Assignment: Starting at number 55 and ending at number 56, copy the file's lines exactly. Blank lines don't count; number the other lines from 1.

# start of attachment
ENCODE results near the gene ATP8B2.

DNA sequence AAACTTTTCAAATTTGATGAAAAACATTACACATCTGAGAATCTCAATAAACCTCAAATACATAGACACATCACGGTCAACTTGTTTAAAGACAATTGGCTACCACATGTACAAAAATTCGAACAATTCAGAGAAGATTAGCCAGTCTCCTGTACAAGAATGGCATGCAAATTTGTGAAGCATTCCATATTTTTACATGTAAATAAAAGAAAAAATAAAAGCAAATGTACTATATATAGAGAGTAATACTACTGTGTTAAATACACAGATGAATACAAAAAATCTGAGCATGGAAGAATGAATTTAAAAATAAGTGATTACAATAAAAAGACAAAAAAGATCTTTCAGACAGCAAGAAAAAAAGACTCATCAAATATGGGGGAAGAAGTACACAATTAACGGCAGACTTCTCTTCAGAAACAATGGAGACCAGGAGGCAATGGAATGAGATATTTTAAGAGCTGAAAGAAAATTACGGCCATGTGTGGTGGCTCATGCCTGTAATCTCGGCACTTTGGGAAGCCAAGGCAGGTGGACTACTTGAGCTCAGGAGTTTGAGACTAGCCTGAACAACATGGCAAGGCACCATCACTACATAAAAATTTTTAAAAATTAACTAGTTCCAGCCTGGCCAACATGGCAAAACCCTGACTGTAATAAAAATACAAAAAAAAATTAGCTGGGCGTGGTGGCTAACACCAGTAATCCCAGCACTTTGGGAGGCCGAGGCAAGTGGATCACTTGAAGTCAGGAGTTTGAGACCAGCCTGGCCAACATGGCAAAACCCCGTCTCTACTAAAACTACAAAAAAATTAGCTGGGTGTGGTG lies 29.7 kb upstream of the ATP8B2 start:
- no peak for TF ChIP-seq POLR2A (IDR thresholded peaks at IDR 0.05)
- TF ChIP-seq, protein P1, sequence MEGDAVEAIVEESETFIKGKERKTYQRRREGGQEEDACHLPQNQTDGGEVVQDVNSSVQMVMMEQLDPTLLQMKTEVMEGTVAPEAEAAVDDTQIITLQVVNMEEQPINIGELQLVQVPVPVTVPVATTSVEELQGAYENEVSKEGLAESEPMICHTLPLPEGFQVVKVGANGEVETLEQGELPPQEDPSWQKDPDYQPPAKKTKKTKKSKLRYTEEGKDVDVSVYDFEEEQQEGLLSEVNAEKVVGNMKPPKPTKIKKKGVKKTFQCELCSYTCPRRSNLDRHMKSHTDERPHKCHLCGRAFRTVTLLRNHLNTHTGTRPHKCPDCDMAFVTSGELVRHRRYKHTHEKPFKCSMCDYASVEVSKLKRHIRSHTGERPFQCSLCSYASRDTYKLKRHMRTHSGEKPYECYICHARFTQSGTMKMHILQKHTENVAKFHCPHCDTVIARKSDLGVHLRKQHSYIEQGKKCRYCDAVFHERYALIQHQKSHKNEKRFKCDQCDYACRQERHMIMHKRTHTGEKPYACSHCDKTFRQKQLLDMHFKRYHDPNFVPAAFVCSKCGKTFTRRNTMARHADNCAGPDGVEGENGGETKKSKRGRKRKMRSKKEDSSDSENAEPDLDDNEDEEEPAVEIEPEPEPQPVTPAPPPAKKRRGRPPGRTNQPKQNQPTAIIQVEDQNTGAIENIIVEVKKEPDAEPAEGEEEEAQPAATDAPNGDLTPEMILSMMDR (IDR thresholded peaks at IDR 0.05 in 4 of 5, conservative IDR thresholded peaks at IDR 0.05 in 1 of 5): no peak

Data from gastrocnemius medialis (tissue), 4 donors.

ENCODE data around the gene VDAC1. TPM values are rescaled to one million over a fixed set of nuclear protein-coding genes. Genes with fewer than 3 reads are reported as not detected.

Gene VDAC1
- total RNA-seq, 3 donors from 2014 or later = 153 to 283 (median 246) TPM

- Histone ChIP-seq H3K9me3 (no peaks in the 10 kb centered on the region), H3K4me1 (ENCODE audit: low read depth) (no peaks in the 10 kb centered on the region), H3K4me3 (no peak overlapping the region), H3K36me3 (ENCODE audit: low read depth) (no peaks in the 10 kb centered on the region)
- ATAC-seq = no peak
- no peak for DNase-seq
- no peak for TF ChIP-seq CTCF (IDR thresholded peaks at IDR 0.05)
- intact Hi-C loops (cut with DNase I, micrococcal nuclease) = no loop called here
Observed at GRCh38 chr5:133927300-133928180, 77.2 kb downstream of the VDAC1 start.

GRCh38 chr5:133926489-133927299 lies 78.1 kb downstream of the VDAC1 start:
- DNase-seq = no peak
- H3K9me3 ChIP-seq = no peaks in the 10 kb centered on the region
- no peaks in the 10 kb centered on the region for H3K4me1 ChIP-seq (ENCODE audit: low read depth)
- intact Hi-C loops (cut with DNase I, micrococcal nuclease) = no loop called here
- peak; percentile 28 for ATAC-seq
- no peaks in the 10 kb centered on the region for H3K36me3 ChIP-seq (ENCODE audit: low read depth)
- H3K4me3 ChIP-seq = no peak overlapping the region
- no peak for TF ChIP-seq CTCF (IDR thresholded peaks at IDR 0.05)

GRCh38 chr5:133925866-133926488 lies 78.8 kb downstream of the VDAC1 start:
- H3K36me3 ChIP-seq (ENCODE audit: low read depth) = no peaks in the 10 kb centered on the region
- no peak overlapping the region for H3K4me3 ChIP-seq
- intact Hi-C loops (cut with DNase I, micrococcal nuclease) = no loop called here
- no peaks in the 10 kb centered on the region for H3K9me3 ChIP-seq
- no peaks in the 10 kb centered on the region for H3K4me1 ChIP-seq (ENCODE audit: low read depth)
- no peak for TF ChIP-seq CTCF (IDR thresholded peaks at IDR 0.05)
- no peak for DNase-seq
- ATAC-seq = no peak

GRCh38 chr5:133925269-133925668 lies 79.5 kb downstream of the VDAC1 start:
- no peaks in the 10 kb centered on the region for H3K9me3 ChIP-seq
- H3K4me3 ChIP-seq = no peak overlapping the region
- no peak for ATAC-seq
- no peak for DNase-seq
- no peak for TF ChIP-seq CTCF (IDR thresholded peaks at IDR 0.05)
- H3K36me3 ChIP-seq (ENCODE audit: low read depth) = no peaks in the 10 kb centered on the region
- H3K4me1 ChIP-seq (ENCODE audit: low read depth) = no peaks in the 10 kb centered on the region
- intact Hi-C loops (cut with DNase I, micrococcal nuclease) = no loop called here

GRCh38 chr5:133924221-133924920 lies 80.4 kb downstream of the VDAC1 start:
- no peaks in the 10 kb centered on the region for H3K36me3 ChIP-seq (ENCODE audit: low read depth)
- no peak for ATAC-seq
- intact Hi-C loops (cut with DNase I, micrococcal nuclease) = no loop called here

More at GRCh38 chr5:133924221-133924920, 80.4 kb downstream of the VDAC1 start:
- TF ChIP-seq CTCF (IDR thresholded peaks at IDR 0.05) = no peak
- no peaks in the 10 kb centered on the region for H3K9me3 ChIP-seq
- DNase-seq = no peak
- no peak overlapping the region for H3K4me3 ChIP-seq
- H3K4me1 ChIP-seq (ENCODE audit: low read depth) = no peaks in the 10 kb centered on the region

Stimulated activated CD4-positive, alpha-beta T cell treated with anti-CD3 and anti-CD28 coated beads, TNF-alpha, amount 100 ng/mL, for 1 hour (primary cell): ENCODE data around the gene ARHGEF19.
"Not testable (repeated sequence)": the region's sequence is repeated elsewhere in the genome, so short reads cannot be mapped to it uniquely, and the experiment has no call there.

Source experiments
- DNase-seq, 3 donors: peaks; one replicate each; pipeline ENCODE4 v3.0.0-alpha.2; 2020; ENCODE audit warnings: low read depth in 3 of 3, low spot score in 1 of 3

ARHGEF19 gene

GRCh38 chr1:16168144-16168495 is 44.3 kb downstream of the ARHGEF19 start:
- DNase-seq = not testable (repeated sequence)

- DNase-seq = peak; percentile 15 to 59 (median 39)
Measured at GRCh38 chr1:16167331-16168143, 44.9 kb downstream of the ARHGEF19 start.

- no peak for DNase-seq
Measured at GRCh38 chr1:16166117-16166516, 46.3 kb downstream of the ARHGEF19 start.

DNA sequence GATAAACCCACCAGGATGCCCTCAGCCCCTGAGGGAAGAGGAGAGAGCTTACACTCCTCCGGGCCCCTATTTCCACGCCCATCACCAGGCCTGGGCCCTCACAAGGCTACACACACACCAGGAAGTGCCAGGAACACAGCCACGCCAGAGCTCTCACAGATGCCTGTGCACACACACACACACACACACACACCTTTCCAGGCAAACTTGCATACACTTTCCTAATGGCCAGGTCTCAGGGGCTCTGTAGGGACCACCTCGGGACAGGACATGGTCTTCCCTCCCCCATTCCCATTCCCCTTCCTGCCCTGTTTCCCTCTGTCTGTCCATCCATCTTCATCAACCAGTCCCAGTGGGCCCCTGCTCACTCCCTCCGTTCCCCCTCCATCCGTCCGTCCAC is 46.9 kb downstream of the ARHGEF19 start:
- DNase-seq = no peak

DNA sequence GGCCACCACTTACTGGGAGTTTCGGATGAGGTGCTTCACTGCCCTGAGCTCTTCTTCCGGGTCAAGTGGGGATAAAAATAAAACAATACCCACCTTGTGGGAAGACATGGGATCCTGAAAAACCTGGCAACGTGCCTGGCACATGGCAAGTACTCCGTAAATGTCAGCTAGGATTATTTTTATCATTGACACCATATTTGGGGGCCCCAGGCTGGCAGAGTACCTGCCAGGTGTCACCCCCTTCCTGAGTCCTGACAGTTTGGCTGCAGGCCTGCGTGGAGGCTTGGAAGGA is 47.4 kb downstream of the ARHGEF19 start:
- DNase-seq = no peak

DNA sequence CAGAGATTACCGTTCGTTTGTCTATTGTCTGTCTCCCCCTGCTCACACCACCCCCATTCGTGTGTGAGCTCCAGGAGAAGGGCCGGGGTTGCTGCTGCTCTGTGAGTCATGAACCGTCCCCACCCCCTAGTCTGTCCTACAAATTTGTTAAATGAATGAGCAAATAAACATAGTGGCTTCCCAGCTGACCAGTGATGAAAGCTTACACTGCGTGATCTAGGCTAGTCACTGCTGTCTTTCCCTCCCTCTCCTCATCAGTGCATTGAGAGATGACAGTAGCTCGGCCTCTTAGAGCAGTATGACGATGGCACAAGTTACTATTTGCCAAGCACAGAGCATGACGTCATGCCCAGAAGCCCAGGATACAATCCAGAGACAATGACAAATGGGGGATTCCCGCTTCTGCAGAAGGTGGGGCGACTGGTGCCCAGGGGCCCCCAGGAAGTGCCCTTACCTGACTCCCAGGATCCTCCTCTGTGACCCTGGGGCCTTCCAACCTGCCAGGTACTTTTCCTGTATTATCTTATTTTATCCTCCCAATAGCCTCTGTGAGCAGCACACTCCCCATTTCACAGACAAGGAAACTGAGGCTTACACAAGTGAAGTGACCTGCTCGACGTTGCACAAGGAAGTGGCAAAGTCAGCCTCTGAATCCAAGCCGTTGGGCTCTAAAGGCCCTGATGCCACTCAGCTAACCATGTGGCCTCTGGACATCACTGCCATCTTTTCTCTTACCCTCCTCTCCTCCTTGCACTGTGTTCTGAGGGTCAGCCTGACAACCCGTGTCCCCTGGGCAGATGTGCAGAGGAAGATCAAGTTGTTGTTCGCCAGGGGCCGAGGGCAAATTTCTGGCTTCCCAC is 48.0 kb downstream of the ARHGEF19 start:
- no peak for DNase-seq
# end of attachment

- DNase-seq, 3 donors: peaks; one replicate each; pipeline ENCODE4 v3.0.0-alpha.2; 2020; ENCODE audit warnings: low read depth in 3 of 3, low spot score in 1 of 3

ARHGEF19 gene